« PreviousContinue »
Penalty for il.
SEC. 1787. Every person who knowingly accepts or holds legally holding otlice.
any office under the United States, or any State, to which Idem, s. 15.
he is ineligible under the third section of the fourteenth See note 3.
article of amendment of the Constitution, or who attempts to hold or exercise the duties of any such office, shall be deemed guilty of a misdemeanor, and shall be imprisoned not more than one year, or fined not more than one tliousand dollars, or both.
Note 3.--Functionaries of the Government in all of its Departments, civil or mili. tary, supreme or subordinate, general or provincial, political or municipal, are undoubtedly public officers. (Op., VIII, 107, Cushing, Sept. 30, 1856.)
No public oflicer has authority to enter into a submission on behalf of the United States which will be binding, unless the power be given by statute. (U.S. v. Ames, 1 Woodbury & Minot, p. 70, B. F. D.).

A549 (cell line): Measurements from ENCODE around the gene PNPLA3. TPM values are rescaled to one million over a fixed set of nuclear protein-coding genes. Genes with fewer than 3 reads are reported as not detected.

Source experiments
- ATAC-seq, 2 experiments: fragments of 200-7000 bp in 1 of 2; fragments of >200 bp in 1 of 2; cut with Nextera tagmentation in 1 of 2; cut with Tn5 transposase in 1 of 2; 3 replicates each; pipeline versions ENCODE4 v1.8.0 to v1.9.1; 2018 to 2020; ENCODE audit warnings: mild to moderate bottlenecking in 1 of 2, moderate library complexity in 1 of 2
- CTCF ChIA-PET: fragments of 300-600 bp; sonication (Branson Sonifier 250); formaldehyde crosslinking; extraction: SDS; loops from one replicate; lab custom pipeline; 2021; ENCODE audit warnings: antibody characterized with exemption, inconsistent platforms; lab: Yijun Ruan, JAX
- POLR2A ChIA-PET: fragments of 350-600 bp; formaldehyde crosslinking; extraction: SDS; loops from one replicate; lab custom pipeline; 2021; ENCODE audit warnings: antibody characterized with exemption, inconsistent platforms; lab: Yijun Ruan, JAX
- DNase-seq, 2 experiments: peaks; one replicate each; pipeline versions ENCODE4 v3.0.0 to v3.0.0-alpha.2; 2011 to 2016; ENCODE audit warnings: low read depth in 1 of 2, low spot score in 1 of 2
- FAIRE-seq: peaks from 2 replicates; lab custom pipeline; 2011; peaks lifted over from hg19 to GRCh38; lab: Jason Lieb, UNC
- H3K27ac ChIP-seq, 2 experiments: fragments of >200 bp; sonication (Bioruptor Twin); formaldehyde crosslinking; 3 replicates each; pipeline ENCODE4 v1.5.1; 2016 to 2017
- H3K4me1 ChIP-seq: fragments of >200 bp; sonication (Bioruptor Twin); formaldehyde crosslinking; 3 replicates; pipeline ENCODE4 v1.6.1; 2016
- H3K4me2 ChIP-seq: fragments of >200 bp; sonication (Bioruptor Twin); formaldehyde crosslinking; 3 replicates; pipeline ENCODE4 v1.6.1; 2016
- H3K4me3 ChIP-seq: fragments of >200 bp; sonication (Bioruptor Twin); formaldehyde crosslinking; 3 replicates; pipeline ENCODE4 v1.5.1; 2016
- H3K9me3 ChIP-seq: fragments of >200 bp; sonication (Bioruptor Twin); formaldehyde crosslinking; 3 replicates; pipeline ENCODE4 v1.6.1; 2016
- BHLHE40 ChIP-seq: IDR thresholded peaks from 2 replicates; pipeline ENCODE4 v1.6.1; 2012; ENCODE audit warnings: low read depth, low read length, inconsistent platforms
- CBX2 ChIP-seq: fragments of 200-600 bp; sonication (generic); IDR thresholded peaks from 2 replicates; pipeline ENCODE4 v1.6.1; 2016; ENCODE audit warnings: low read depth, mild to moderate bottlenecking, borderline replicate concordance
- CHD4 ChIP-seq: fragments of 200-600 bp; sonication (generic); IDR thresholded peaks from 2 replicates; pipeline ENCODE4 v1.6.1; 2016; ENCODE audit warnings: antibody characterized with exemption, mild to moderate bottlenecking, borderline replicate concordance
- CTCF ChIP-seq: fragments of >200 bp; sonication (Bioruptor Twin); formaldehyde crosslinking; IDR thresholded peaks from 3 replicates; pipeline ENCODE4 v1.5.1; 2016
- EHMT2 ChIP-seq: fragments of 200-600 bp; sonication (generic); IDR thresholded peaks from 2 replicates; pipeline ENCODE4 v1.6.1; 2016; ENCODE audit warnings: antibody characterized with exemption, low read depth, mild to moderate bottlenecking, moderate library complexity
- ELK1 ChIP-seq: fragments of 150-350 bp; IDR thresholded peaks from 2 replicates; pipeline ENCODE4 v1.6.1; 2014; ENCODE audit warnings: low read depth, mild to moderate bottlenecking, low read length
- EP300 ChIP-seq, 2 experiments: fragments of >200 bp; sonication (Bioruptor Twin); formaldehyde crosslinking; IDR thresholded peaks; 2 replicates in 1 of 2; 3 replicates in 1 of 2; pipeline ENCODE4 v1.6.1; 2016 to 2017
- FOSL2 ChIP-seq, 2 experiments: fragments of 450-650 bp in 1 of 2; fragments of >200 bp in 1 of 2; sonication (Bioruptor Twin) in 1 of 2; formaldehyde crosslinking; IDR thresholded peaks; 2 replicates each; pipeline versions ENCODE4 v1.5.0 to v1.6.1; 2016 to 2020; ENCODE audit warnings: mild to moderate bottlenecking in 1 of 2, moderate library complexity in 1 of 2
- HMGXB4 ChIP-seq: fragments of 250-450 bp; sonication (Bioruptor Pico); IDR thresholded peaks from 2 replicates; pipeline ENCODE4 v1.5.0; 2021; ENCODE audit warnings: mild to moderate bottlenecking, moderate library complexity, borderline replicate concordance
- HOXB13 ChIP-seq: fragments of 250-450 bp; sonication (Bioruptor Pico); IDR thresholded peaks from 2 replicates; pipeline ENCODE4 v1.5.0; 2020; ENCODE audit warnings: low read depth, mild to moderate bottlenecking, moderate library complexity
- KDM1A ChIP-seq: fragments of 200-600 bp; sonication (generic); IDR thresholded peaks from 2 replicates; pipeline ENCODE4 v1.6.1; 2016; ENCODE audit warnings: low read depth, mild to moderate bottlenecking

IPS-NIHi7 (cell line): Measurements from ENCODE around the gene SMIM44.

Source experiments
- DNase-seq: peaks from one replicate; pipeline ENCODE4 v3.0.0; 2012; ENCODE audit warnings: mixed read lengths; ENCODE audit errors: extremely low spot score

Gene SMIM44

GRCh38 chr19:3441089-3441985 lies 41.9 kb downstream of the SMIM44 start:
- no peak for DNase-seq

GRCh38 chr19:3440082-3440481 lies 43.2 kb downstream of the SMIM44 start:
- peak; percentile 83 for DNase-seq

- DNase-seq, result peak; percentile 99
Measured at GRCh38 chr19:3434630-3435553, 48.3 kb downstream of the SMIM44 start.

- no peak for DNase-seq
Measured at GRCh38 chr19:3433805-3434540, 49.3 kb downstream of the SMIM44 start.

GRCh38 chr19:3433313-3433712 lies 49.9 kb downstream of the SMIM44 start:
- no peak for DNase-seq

The acts of a public officer, on public matters within his jurisdiction and where he has a discretion, are presumed to be legal until the contrary be shown. (Miller v. Dinsman, 7 Howard, p. 89, B. F. D.)
Whero a particular authority is confided to a public officer, to be exercised in his discretion, upon an examination of facts, of which he is the appropriato judge, his decision thereon, in the absence of any controlling provision, is absolutely final. (Allen v. Blunt, 3 Story's Reports, 742, B. F. D.)
The executivo oslicers of the Government aro personally liablo at law for damages, in the ordinary form of action, for illegal official ministerial acts or omissions, to the injury of an individual. Brightley Federal Digest. p. 597. Citer authorities.)
A public officer, sued for an illegal act, can not justify under the instructions of the head of an Executive Department.
An officer is responsiblo in damages for an illegal act done under instructions of a superior, but the Government is bound to indemnify him.
Where a statuto imposes a particular duty mpon an executive officer and he has acted (performed his duty according to the understanding of the statute), there is no appeal from his action to the President or to any other executive officer, unless such appeal is provided for by law. (Op., XVI, 317, Devens, May 2, 1879.)